Fight in-house fraud by knowing who–and what–to watch for

employee stealing moneyThere are plenty of ways for organizations to lose money—bad business decisions, tough competition, fickle markets. But often highlights one of the most unexpected and insidious fiscal perils: employees who steal. A few recent cases:

  • A civilian employee of the Marine Corps in North Caro­­lina used a government credit card to steal $74,000.
  • A Pennsylvania health care executive set up a series of shell companies to invoice his hospital. For 12 years, he pocketed the checks, taking $1.7 million.
  • The comptroller of a Florida nonprofit skimmed $1.6 million in withholding from employees’ paychecks, leaving the organization’s budget in tatters.

U.S. businesses annually lose an average of 6% of revenues to employee fraud and theft, and smaller businesses are even more vulnerable. It’s well worth it to focus security efforts on stopping in-house thieves.

Here’s a sketch of whom and what to watch out for.

Who are those masked men (and women)?

Position: Low-level workers commit 68% of all workplace fraud, more than managers (34%) and execs (12%).

Tenure: Long-term employees tend to steal more. Two reasons: They’ve likely advanced to higher positions and they’ve earned their supervisors’ trust.

Gender: Men commit only slightly more workplace fraud (53%) than women (47%). But men take nearly three times more than women when they steal.

Age: Nearly half of perpetrators of workplace fraud are over age 40. And older employees, typically because of their higher rank, collect more in their scams.

Background: Workplace con artists typically don’t have criminal backgrounds (83% have clean records), but they do feel underpaid and unhappy on the job.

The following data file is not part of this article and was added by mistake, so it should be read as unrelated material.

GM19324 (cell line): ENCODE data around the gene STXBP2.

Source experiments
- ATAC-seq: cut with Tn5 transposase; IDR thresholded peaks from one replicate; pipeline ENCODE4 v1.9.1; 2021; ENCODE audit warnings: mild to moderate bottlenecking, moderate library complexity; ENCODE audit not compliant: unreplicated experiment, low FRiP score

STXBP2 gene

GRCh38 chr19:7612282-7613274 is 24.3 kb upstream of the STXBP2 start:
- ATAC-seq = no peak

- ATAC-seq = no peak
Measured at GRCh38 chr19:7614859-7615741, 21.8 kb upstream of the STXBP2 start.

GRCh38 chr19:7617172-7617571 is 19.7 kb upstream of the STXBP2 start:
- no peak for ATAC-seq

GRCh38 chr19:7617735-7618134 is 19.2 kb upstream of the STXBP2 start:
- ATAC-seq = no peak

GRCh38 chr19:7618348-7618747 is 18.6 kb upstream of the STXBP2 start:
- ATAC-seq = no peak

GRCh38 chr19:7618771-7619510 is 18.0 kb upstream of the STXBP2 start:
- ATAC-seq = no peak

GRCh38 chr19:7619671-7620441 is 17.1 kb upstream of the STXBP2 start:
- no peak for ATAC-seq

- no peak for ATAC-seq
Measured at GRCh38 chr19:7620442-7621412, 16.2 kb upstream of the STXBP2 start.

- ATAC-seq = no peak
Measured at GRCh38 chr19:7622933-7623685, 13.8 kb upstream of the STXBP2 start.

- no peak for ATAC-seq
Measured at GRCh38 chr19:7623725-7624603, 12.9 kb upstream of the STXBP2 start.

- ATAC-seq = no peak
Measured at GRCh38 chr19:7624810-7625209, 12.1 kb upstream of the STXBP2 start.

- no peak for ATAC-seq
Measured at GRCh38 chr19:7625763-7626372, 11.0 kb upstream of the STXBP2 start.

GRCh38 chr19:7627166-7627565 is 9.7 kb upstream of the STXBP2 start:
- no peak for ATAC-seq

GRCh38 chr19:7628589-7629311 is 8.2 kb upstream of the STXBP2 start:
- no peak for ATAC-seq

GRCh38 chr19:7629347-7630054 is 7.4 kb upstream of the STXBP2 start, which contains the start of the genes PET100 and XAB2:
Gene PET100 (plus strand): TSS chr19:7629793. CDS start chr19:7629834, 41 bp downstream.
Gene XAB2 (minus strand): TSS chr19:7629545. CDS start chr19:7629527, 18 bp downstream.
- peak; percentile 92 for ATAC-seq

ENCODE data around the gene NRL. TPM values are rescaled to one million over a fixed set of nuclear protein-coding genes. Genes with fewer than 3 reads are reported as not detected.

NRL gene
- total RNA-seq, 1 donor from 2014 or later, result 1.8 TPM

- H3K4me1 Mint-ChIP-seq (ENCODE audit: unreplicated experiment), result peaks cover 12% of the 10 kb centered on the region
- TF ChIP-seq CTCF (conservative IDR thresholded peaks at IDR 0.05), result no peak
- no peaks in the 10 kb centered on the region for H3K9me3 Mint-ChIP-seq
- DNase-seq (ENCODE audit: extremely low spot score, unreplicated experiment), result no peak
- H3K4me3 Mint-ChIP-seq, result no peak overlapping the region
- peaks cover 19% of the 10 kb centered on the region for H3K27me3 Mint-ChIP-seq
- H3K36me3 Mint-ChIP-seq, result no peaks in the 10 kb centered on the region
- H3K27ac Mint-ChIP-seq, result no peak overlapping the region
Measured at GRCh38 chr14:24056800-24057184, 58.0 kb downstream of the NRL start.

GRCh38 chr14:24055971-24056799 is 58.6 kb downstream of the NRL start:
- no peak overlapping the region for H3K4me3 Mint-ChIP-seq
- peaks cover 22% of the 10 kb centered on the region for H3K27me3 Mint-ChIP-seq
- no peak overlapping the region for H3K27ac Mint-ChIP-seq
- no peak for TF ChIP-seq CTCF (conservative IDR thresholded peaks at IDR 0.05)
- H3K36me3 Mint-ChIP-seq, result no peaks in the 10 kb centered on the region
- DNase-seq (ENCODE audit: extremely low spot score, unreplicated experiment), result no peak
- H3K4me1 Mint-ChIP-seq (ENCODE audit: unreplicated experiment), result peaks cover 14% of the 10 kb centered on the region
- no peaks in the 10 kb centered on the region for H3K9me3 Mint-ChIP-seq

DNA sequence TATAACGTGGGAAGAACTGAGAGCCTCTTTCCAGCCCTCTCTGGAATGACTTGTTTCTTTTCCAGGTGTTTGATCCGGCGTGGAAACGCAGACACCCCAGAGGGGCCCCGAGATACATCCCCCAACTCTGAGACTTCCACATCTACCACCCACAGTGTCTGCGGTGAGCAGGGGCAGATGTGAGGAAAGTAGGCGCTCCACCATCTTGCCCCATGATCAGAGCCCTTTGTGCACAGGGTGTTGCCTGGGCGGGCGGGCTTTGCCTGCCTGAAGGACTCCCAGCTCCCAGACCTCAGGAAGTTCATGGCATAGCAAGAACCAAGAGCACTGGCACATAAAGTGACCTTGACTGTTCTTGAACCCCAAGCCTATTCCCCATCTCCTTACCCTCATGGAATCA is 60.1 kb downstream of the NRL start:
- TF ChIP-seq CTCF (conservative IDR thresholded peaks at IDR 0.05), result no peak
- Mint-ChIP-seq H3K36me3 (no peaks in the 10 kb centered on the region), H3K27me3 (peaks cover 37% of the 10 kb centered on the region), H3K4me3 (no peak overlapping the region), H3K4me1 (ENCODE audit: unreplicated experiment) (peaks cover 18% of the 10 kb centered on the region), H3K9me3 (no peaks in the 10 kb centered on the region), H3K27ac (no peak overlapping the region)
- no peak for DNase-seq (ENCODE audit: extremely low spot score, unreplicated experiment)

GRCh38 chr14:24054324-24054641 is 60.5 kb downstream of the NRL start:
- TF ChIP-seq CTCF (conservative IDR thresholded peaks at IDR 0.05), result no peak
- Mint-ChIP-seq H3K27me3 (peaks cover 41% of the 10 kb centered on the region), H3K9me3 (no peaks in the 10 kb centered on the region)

Most common scams

More than two-thirds of all occupational fraud involves some form of fraudulent disbursement of funds. Here are the top five categories to watch out for:

  • Billing schemes in which an employee submits invoices for fake goods (pocketing the check) or to pay for personal items.
  • Payroll fraud involving bogus claims for additional hours, or manipulation of an employee’s rate of pay.
  • Expense reimbursement scams that rely on fake or inflated business expenses.
  • Check tampering in which an employee forges, alters or steals a company check.
  • Register schemes that let retail employees make false entries on a cash register to conceal stealing cash.

4 steps to prevent in-house theft

These broad measures can help limit the risk of internal theft and fraud:

1. Spread responsibility for major accounting and financial transactions so no single employee controls them.

2. Catalog all processes with a potential for being manipulated, including accounts payable and receivable, payroll tax deposits and deposits to benefits accounts. Establish ironclad processes for controlling at-risk processes, including redundant oversight.

3. Keep a list of individuals with access to potentially risky processes, as well as the computer systems involved in transactions.

4. Check incoming equipment, supplies and merchandise against purchase orders and invoices.